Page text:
Indonesia Prez to seek Mideast oil cooperation
Jakarta, Apr 24: Indonesia will seek more supplies of crude oil from Saudi Arabia and LNG from Qatar during President Susilo Bambang Yudhoyono's first official visit to the Middle East this week, a Pertamina official said today.
Yudhoyono will visit Saudi Arabia from April 25 to 28, Kuwait from April 28 to 30, Qatar April 30 to May 1 and the United Arab Emirates from May 1 to 2, ending the trip in Jordan, accompanied by officials from the energy sector, among others.
''We will offer possible cooperation to build an oil refinery but it depends on an economical project. However, the Saudis are ready to supply Indonesia with more crude oil,'' Iin Arifin Takhyan, vice president director of state oil firm Pertamina told reporters.
Pertamina already imports around 120,000 barrels per day (bpd) of Saudi crude. Asia-Pacific's only OPEC member has nine refineries with combined capacity of around 1 million bpd, which supply only about 70 per cent of its domestic fuel demand.
Pertamina has said it planned to revamp its refineries in a bid to make them more economical and boost product output.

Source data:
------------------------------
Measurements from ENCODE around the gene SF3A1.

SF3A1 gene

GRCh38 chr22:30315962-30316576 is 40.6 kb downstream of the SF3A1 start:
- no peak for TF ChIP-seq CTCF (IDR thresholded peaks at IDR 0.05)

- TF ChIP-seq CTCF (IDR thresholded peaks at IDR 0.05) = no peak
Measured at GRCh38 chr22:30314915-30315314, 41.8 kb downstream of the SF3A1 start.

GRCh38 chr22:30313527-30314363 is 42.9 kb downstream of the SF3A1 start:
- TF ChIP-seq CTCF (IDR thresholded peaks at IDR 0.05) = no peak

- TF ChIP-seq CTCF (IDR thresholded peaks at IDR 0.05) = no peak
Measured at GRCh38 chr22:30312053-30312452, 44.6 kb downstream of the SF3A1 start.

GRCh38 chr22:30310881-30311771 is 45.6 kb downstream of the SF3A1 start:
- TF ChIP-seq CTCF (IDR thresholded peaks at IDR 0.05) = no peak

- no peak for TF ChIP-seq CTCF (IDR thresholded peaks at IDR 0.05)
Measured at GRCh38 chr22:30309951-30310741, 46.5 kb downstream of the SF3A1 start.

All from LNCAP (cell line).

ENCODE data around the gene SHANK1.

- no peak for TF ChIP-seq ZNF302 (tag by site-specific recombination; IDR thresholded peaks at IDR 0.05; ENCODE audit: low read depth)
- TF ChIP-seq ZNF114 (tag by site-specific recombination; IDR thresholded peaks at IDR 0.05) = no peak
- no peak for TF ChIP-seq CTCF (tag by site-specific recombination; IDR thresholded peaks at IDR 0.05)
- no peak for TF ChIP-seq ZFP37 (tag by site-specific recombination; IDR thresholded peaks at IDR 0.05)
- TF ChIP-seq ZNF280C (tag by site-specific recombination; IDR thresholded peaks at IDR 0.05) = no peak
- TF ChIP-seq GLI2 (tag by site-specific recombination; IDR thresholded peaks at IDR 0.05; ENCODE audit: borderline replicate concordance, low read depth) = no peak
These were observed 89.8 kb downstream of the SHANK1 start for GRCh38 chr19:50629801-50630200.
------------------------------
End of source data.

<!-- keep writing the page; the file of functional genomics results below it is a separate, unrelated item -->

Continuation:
''However, Pertamina programmes to revamp refineries have to be supported by more crude imports,'' the ministry official said.
A mines and energy ministry official told reporters Indonesia wanted to import liquefied natural gas from Qatar for a planned new terminal in West Java, which will be built by state electricity firm PT Perusahaan Listrik Negara (PLN).
Indonesia is a major natural gas producer but has long-term export contracts that account for much of its output.
''PLN plans to build an LNG terminal in West Java and we need to import LNG, possibly from Qatar. Our own LNG will continue to be exported,'' said the official, who declined to be identified.
Indonesia may also seek to boost its role in Middle Eastern politics. Presidential spokesman Dino Patti Djalal told Reuters that Indonesia, the world's most populous Muslim country, is working on a possible meeting between Yudhoyono and Palestinian leaders, but he did not elaborate.
A newspaper quoted a Palestinian diplomat as saying Yudhoyono would meet Palestinian President Mahmoud Abbas in Amman.
Indonesia, which does not recognise Israel while it has helped support a Palestinian mission in Jakarta, has been raising its diplomatic profile under Yudhoyono and has said it would like to encourage peace in the West Asia.
Former president Abdurrahman Wahid has raised the possibility of establishing ties with Israel during his administration, but backed down in the face of criticism.